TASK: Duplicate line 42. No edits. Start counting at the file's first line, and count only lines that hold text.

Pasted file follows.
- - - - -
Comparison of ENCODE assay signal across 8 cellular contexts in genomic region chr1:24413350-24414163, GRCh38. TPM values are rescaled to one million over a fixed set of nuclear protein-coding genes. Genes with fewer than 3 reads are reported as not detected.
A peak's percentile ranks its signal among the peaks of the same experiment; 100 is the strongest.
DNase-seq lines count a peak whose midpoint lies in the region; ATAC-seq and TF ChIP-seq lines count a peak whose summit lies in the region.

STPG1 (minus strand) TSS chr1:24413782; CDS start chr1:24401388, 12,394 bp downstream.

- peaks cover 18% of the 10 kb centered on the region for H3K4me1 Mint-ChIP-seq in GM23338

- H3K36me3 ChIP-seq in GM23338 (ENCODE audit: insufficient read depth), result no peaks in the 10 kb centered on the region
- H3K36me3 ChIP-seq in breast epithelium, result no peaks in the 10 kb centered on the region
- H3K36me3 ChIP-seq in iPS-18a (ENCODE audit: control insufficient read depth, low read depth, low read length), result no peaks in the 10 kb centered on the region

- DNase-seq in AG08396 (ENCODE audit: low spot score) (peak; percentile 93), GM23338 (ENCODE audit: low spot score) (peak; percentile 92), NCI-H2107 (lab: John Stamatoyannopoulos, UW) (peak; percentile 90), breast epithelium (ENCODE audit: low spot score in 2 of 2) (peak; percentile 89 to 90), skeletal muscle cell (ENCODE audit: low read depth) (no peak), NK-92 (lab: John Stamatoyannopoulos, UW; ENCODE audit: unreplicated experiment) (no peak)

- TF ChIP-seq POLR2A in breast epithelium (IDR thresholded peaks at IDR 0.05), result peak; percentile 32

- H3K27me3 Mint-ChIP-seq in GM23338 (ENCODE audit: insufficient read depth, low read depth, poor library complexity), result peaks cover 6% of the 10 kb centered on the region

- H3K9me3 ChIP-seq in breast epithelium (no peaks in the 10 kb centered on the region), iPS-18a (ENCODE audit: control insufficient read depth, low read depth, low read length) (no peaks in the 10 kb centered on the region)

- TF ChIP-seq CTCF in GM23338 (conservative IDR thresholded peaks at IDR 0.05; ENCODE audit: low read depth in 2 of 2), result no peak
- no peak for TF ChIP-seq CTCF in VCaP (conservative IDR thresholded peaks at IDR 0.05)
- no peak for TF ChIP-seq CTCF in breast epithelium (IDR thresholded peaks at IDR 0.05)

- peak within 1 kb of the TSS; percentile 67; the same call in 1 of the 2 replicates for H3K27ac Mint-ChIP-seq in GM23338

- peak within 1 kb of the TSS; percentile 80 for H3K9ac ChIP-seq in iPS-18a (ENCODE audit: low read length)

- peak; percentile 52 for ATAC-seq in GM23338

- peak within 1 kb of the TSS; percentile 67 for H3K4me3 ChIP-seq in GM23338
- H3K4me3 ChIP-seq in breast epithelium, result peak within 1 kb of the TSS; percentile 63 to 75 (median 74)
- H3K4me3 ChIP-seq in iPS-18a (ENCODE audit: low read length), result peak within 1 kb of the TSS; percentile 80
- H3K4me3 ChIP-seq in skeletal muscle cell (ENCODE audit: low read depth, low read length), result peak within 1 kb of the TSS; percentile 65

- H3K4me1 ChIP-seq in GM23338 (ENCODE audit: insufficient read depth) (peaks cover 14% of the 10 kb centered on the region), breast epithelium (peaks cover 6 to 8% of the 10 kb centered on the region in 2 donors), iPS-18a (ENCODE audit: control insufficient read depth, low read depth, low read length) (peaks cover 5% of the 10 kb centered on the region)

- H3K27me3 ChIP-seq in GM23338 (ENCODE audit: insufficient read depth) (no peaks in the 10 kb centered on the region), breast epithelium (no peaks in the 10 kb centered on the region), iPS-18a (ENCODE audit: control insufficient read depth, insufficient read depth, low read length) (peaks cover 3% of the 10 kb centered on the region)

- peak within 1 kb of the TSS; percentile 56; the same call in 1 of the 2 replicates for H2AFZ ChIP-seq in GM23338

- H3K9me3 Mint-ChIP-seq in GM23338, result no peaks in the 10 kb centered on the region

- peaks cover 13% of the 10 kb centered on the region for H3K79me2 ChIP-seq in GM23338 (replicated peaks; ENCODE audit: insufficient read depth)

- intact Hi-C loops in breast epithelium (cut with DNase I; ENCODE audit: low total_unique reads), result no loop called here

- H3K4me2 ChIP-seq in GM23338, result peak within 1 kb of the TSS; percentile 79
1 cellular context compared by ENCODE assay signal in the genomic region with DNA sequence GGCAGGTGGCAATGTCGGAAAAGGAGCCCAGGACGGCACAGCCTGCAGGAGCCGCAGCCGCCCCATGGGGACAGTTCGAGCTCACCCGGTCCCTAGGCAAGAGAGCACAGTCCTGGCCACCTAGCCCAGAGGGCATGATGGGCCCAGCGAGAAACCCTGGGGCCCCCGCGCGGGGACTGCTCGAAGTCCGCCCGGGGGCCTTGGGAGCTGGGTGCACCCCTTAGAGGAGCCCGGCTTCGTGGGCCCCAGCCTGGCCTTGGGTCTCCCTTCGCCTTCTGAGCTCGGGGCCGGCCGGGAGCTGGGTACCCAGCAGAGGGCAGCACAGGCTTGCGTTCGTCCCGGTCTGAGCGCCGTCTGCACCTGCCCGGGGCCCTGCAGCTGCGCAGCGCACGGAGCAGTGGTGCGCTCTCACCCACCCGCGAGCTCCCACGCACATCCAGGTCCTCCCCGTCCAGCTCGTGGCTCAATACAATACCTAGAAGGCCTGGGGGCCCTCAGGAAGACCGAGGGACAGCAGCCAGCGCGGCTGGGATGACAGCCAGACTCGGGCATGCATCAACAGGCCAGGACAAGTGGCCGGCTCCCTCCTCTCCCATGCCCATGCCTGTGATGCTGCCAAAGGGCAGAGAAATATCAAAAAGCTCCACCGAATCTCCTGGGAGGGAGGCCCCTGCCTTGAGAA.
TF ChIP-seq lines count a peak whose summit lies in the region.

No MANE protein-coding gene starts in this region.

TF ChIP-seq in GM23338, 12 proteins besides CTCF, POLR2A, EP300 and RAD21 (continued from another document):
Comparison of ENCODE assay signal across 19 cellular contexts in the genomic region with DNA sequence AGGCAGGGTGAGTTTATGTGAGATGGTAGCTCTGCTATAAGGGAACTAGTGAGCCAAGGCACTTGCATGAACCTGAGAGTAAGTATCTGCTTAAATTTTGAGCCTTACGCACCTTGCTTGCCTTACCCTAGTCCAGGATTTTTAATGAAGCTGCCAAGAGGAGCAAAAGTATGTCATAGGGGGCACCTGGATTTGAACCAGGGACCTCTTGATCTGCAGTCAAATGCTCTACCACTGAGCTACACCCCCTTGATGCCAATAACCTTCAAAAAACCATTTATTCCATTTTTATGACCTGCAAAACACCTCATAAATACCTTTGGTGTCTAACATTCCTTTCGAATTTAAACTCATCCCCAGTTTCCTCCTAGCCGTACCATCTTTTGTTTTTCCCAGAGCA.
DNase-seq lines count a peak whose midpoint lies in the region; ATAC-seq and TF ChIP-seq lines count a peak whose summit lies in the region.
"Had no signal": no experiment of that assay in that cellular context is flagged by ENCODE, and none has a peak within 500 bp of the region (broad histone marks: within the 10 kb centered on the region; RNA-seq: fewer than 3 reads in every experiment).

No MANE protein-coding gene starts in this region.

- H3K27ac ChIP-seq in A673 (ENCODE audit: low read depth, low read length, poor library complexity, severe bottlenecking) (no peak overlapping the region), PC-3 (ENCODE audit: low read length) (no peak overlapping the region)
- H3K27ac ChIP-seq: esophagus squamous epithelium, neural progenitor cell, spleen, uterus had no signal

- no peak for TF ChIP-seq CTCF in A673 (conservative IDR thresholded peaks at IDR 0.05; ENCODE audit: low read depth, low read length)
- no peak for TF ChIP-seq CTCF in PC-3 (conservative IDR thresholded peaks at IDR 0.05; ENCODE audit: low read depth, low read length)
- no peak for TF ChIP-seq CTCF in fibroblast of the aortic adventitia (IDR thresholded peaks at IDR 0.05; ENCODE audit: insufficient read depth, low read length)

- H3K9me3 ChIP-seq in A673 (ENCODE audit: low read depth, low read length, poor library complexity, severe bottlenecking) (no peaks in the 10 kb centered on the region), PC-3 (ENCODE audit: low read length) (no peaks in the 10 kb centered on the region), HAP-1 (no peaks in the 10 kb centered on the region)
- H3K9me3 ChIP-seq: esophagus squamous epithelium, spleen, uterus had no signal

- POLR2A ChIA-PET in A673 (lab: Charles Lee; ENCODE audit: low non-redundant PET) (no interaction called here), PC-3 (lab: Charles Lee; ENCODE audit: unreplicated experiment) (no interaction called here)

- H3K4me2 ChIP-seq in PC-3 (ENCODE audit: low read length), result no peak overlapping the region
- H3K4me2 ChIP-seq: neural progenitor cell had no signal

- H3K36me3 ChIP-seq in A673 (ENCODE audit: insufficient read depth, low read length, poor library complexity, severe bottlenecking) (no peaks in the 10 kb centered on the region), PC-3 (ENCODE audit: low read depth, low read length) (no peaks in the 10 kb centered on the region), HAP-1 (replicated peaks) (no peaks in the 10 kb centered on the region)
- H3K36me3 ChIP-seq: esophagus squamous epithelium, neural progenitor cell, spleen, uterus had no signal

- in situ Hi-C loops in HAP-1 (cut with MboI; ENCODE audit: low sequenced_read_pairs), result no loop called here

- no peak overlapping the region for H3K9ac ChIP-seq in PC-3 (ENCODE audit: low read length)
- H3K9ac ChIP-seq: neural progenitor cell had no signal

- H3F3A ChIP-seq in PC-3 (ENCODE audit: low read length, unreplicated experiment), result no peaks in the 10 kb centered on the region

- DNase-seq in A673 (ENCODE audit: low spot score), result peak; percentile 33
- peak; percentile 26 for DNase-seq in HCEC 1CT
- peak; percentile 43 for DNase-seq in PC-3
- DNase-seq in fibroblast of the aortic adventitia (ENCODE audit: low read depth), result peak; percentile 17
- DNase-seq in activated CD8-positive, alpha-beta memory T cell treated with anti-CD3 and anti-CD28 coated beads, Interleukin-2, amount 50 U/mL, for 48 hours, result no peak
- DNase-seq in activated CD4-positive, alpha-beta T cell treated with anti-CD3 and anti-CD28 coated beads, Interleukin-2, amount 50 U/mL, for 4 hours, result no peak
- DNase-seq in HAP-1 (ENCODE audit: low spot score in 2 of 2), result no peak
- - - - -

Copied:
- no peak for TF ChIP-seq CTCF in fibroblast of the aortic adventitia (IDR thresholded peaks at IDR 0.05; ENCODE audit: insufficient read depth, low read length)